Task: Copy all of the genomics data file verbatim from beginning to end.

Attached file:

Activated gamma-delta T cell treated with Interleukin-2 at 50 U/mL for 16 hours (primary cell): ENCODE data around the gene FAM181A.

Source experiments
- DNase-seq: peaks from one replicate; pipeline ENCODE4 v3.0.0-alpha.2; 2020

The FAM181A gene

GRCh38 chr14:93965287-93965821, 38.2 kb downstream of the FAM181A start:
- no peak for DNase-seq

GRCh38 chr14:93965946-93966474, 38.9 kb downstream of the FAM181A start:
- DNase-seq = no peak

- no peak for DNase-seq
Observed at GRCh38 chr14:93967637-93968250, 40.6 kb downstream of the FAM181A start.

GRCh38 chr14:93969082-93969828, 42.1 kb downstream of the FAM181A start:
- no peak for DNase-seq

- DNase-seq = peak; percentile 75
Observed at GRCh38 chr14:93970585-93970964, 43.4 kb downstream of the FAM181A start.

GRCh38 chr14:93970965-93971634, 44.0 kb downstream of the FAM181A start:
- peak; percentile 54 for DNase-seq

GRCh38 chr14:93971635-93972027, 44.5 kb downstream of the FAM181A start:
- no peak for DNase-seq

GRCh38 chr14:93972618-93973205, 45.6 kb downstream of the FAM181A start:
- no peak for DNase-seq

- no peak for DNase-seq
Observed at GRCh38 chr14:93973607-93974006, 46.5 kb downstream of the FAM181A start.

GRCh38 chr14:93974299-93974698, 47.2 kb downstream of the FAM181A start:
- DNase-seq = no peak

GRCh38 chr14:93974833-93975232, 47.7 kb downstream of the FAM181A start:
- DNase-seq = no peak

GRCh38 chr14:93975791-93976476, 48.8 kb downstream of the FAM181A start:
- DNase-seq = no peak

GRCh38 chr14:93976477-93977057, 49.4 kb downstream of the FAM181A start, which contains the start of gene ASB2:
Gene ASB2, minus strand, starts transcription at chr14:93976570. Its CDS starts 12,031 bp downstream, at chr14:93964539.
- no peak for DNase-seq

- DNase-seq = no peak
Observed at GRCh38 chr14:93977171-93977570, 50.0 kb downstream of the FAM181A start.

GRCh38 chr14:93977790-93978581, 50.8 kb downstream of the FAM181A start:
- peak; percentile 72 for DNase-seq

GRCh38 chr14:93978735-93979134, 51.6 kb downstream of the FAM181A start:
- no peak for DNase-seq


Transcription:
Activated gamma-delta T cell treated with Interleukin-2 at 50 U/mL for 16 hours (primary cell): ENCODE data around the gene FAM181A.

Source experiments
- DNase-seq: peaks from one replicate; pipeline ENCODE4 v3.0.0-alpha.2; 2020

The FAM181A gene

GRCh38 chr14:93965287-93965821, 38.2 kb downstream of the FAM181A start:
- no peak for DNase-seq

GRCh38 chr14:93965946-93966474, 38.9 kb downstream of the FAM181A start:
- DNase-seq = no peak

- no peak for DNase-seq
Observed at GRCh38 chr14:93967637-93968250, 40.6 kb downstream of the FAM181A start.

GRCh38 chr14:93969082-93969828, 42.1 kb downstream of the FAM181A start:
- no peak for DNase-seq

- DNase-seq = peak; percentile 75
Observed at GRCh38 chr14:93970585-93970964, 43.4 kb downstream of the FAM181A start.

GRCh38 chr14:93970965-93971634, 44.0 kb downstream of the FAM181A start:
- peak; percentile 54 for DNase-seq

GRCh38 chr14:93971635-93972027, 44.5 kb downstream of the FAM181A start:
- no peak for DNase-seq

GRCh38 chr14:93972618-93973205, 45.6 kb downstream of the FAM181A start:
- no peak for DNase-seq

- no peak for DNase-seq
Observed at GRCh38 chr14:93973607-93974006, 46.5 kb downstream of the FAM181A start.

GRCh38 chr14:93974299-93974698, 47.2 kb downstream of the FAM181A start:
- DNase-seq = no peak

GRCh38 chr14:93974833-93975232, 47.7 kb downstream of the FAM181A start:
- DNase-seq = no peak

GRCh38 chr14:93975791-93976476, 48.8 kb downstream of the FAM181A start:
- DNase-seq = no peak

GRCh38 chr14:93976477-93977057, 49.4 kb downstream of the FAM181A start, which contains the start of gene ASB2:
Gene ASB2, minus strand, starts transcription at chr14:93976570. Its CDS starts 12,031 bp downstream, at chr14:93964539.
- no peak for DNase-seq

- DNase-seq = no peak
Observed at GRCh38 chr14:93977171-93977570, 50.0 kb downstream of the FAM181A start.

GRCh38 chr14:93977790-93978581, 50.8 kb downstream of the FAM181A start:
- peak; percentile 72 for DNase-seq

GRCh38 chr14:93978735-93979134, 51.6 kb downstream of the FAM181A start:
- no peak for DNase-seq